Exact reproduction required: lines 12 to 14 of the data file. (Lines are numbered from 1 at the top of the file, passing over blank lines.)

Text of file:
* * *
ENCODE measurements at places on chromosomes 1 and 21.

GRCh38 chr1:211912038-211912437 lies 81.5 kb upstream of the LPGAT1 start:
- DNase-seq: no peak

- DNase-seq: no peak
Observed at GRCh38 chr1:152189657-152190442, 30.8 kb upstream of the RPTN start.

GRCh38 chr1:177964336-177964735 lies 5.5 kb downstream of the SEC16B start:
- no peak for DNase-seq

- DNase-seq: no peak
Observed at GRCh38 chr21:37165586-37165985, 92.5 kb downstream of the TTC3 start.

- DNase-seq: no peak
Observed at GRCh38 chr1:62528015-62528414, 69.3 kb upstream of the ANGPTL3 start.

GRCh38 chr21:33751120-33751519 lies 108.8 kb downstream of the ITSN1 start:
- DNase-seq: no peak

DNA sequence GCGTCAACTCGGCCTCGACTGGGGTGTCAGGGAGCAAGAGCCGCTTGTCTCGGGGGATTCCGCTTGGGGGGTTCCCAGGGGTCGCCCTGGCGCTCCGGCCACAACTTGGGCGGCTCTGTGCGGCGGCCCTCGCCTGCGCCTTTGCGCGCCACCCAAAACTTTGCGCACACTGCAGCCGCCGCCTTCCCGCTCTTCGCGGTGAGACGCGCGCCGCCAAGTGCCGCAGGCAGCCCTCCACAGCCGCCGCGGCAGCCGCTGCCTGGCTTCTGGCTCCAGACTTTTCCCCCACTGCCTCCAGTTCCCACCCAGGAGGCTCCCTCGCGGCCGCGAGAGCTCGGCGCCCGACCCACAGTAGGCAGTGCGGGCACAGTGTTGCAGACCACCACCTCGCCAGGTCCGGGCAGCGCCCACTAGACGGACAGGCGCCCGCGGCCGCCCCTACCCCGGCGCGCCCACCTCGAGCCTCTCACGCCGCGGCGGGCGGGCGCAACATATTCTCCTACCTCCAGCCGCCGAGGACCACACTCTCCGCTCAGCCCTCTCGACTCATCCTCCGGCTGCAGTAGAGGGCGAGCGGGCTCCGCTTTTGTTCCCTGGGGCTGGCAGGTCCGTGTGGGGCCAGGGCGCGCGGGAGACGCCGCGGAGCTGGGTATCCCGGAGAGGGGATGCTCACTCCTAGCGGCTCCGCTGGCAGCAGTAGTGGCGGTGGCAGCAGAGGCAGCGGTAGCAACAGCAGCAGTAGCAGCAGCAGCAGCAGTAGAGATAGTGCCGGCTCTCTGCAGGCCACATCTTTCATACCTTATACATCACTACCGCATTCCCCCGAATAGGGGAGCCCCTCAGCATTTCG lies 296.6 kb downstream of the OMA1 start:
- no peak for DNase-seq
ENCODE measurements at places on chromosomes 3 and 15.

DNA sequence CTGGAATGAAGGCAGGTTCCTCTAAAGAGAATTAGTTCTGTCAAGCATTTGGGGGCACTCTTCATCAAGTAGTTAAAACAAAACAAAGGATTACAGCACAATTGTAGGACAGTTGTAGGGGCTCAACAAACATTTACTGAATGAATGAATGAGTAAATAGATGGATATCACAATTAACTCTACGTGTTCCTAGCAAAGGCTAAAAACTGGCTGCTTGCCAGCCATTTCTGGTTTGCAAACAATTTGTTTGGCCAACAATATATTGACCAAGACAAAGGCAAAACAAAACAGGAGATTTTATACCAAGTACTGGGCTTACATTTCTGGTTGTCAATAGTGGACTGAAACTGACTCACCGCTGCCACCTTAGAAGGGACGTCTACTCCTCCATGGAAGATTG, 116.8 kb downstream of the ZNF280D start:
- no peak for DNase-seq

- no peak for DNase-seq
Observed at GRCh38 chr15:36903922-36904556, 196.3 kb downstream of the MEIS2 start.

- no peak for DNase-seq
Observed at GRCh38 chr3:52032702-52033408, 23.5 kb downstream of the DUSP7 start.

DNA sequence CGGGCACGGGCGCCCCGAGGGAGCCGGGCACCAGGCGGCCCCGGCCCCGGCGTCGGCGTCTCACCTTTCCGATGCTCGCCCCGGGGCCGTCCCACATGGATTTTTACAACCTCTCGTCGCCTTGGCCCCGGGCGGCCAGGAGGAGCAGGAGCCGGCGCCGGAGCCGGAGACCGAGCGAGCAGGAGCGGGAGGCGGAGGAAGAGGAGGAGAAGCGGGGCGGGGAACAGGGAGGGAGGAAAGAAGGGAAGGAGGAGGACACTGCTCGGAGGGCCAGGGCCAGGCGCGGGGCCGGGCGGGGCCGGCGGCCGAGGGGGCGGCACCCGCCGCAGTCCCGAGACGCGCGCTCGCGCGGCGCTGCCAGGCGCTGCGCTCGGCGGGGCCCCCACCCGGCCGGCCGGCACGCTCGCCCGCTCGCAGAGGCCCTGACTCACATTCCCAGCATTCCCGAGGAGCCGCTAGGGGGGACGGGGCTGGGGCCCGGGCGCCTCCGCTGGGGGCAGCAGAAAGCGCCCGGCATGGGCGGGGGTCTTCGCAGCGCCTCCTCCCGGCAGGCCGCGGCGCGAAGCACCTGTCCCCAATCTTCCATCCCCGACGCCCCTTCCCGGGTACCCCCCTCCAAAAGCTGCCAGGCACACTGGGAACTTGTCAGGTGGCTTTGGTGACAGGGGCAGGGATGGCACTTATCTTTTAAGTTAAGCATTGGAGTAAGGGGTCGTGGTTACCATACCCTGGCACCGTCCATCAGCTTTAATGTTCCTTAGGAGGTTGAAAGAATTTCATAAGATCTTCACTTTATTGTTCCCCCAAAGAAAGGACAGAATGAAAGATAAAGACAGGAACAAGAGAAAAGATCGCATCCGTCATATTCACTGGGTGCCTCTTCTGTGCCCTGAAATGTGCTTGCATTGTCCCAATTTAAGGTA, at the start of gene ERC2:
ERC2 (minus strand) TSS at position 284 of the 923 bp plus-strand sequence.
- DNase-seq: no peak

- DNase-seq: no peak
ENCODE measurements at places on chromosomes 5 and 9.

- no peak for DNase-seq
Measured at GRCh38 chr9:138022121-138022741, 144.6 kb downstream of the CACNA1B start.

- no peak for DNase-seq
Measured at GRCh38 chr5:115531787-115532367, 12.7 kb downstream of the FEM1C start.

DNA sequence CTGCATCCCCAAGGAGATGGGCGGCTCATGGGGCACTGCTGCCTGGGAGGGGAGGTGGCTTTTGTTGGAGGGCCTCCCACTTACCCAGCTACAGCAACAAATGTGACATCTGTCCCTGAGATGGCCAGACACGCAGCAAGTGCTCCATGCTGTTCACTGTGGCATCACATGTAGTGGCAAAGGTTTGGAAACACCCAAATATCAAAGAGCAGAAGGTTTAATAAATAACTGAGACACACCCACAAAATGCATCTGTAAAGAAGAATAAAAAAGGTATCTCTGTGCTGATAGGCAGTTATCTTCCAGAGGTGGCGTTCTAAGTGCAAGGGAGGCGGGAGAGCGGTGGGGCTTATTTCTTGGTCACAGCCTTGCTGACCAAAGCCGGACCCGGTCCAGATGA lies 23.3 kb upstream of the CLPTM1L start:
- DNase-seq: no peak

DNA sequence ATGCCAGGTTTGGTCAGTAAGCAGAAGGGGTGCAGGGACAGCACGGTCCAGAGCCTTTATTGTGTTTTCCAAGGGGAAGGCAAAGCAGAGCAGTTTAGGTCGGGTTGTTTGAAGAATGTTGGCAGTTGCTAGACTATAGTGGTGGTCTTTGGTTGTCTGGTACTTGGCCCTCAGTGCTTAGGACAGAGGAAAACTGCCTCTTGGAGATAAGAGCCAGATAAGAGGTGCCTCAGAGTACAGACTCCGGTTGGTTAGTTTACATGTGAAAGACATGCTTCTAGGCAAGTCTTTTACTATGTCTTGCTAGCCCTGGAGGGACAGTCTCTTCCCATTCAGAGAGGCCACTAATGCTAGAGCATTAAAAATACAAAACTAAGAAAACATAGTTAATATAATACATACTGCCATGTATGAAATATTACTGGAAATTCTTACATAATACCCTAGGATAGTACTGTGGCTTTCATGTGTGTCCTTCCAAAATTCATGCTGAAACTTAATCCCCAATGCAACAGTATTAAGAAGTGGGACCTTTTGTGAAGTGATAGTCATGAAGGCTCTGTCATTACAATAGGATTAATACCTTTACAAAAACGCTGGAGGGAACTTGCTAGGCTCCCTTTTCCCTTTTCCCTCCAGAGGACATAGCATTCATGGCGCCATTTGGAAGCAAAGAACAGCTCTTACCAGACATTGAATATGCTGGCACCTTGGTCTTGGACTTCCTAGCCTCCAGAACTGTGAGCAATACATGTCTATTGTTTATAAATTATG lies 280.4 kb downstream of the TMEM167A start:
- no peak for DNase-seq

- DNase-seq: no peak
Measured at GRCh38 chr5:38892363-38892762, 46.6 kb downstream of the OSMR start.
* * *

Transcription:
GRCh38 chr21:33751120-33751519 lies 108.8 kb downstream of the ITSN1 start:
- DNase-seq: no peak

DNA sequence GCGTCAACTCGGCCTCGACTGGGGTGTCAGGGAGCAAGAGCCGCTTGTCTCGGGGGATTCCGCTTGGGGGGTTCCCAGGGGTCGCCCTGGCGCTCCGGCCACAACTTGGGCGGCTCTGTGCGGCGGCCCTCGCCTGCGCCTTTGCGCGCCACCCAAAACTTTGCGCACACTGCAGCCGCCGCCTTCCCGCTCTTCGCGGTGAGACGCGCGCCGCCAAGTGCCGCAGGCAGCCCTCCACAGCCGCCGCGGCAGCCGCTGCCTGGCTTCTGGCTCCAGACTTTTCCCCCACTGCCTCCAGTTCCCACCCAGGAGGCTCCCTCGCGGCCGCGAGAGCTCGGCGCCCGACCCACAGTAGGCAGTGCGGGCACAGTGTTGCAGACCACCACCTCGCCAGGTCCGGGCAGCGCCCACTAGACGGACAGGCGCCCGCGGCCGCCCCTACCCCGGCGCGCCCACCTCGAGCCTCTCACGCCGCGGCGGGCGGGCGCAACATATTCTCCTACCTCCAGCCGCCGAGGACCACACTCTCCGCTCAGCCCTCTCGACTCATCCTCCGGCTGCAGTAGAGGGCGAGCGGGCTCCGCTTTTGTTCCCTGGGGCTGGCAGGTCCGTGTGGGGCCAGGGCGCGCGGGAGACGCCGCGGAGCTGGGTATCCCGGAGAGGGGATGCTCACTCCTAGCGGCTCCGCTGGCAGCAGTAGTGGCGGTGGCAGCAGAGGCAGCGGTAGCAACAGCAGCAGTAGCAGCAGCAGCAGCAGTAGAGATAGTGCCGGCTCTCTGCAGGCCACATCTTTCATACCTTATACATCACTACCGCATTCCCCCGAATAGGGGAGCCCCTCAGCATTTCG lies 296.6 kb downstream of the OMA1 start: